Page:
RipX is a very sophisticated program to dissect mixed audio tracks. At its most basic level, it reliably splits songs into separate stems, making it easy to mute drum and percussion sounds without impacting too much on the remaining instruments and vocals – something that can’t be said for a lot of the “splitter” apps and services out there.
The usual caveat applies to this program: some tracks are more intertwined than others and are therefore harder to split. So, RipX is not totally infallible – but it looks like it does a better job than most, even with tricky tracks.
Drummers will probably not need to explore beyond loading mixed tracks, selecting what they want separated and hitting “rip”.
The output can either be played in the program itself or exported as separate .wav files or stems that can be played in a DAW. Alternatively, the drumless track can be exported in audio format and loaded into a drum module. Finally, you can also output the separated tracks as MIDI if you wanted to do some drum substitution.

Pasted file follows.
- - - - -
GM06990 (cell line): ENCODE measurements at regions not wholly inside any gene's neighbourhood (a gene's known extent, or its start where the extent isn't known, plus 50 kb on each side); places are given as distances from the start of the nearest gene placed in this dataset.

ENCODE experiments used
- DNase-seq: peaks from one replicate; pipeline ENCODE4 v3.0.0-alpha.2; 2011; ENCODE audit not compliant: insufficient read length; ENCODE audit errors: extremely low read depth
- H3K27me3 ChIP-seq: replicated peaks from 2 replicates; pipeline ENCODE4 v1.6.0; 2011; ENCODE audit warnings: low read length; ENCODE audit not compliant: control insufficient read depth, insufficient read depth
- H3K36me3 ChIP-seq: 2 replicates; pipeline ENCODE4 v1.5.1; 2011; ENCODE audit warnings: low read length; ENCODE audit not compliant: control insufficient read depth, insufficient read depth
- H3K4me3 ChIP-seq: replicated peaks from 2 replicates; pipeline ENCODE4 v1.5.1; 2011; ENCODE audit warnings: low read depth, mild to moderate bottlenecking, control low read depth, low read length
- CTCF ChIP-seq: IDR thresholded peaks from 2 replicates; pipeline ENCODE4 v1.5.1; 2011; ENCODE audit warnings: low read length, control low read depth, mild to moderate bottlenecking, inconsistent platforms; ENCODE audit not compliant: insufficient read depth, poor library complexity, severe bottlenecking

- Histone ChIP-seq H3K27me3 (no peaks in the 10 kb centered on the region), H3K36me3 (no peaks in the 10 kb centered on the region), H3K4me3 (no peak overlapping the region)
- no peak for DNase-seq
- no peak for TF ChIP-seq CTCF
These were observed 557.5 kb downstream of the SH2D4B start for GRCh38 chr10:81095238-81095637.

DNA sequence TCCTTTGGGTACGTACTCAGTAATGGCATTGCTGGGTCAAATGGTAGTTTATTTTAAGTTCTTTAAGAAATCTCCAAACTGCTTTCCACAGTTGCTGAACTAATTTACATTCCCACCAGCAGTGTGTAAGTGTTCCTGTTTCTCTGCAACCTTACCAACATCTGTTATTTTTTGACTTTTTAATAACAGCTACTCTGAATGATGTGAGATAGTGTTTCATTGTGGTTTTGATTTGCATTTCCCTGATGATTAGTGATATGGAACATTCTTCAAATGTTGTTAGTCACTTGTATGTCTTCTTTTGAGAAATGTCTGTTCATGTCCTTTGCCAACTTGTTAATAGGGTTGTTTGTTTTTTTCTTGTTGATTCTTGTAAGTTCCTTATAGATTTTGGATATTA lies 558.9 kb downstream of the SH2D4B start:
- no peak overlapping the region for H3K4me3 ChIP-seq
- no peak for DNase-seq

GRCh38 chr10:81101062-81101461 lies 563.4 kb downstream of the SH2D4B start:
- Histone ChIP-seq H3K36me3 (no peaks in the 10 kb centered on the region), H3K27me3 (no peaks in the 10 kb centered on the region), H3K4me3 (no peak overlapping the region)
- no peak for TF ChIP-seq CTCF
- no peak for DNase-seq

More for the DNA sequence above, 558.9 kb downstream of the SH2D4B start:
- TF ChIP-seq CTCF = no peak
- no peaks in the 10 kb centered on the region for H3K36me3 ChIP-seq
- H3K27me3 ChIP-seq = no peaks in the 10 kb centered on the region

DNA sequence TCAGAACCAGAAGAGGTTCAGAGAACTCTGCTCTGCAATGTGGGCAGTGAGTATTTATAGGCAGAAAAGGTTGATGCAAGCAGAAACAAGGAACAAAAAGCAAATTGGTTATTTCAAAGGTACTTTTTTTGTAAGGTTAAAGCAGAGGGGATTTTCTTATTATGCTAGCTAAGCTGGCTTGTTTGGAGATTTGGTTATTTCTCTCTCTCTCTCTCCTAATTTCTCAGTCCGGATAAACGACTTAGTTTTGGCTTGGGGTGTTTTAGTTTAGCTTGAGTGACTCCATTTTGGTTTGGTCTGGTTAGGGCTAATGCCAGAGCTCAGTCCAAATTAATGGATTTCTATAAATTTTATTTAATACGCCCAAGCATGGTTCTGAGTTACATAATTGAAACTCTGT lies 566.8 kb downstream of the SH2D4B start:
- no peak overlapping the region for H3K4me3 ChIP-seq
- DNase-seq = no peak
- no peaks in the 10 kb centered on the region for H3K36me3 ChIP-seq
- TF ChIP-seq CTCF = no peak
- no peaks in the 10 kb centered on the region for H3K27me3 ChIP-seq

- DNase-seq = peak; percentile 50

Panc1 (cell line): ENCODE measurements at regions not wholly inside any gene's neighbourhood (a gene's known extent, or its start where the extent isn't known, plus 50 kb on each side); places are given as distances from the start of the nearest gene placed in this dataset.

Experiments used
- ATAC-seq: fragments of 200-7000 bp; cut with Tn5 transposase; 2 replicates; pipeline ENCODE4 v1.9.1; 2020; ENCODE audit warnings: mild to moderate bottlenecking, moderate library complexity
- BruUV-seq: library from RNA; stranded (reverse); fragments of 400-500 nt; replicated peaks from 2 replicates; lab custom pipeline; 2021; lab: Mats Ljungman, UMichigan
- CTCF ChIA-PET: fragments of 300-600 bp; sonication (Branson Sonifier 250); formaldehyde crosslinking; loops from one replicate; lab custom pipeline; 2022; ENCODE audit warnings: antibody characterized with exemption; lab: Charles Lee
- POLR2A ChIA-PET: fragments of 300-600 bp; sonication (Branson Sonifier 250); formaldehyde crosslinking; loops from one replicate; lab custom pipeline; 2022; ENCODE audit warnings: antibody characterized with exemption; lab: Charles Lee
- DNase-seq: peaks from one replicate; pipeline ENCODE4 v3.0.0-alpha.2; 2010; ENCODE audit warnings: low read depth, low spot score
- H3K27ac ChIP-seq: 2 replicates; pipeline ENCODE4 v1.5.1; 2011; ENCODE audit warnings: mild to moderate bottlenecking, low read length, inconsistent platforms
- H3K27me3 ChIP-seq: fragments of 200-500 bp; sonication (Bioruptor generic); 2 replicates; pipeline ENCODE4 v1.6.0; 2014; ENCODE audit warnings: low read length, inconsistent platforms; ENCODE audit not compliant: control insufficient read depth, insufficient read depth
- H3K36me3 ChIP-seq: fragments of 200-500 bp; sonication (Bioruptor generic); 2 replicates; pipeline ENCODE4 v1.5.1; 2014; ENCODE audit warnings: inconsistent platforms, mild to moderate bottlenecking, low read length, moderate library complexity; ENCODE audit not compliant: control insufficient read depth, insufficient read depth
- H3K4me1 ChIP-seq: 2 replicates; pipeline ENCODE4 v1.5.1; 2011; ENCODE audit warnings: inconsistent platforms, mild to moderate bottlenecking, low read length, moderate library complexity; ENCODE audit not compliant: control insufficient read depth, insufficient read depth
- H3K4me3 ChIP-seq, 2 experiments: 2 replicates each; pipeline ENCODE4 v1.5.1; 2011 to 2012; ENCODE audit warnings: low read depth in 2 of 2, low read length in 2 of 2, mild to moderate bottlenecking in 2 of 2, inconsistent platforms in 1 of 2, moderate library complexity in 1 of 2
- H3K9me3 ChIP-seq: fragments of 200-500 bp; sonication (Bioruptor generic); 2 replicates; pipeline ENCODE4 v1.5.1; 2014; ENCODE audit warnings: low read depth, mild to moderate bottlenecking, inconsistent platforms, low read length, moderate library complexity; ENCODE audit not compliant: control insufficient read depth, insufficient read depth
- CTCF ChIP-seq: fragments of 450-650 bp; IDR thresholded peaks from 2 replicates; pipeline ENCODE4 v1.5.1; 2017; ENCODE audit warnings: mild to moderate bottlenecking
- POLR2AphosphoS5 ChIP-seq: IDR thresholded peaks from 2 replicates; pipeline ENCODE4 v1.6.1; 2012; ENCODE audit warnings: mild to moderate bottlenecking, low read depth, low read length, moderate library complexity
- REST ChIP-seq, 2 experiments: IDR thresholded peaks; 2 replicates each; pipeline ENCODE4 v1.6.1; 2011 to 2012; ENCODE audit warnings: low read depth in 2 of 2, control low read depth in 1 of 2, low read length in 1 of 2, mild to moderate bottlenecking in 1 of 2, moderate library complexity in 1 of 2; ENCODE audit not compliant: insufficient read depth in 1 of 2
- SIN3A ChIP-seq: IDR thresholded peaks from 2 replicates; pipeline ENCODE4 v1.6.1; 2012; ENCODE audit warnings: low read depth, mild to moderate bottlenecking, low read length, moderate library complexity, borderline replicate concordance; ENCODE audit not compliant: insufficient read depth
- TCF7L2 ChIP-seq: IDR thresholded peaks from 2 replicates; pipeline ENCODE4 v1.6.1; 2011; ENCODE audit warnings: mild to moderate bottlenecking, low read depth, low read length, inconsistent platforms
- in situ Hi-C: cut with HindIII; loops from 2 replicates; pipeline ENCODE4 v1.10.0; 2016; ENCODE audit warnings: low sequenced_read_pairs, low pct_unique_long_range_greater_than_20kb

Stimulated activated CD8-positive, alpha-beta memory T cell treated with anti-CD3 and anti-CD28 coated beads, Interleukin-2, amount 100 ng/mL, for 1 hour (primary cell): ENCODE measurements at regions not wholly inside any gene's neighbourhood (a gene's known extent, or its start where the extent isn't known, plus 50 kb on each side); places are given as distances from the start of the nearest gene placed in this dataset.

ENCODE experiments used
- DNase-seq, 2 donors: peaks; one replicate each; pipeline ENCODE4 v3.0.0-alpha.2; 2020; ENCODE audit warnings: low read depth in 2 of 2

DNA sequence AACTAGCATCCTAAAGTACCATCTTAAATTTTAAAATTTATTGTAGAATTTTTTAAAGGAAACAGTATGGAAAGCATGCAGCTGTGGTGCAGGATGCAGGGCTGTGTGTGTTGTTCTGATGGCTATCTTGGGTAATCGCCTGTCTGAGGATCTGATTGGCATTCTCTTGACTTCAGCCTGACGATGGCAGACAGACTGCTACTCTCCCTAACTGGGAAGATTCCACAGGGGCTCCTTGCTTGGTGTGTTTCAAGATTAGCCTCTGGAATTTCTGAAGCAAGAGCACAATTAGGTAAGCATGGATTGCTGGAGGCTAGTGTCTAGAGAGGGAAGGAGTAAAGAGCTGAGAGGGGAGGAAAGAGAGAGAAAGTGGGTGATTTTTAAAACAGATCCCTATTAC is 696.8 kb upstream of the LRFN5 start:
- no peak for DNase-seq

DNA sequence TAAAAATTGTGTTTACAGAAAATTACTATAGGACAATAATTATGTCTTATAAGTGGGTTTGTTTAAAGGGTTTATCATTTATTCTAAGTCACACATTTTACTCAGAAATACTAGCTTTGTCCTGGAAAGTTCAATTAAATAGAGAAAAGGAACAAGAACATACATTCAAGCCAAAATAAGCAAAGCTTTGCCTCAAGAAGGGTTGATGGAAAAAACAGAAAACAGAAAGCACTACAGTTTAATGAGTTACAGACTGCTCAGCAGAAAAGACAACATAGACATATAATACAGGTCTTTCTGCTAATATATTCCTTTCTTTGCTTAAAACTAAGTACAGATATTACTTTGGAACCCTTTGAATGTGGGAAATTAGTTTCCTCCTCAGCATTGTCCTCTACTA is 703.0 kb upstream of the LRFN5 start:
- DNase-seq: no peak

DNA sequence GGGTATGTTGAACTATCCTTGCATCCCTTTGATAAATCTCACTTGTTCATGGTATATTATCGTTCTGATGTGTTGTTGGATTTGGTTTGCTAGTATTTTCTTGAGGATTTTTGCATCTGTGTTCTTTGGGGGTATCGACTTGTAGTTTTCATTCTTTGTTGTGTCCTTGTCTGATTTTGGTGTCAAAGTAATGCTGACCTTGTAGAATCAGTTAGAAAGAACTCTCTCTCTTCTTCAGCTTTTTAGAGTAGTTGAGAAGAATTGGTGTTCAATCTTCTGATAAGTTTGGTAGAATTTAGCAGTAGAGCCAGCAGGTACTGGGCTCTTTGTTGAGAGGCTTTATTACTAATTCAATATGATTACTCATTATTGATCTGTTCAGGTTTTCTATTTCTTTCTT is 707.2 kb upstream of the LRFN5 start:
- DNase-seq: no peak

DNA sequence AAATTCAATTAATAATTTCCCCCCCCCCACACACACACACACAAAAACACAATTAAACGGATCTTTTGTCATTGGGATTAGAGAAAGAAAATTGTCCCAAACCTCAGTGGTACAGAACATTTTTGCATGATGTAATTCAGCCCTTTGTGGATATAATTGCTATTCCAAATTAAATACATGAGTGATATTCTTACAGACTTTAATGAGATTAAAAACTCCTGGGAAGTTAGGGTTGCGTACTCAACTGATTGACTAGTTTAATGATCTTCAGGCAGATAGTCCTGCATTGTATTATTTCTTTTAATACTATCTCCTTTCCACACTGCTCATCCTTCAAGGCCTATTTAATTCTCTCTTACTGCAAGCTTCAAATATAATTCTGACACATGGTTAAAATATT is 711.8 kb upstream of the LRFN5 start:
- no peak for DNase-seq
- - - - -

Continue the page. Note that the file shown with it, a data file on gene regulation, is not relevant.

Producers or those who like to delve deeper will find plenty of bells and whistles in the DeepRemix solution, not to mention the companion DeepAudio and DeepCreate programs.
Of course, this program is not free, unlike some of the less advanced offerings out there. The basic program costs $99 and each of the add-ons has a similar price. There are some discounts for buyers crossgrading from RX, Melodyne or SpectraLayers. And the cost is a one-off, unlike the subscription models used by many competitors. Best of all, you don’t have to reach for your wallet before you’re convinced, thanks to the free 21-day full-featured trial.
So, let it rip!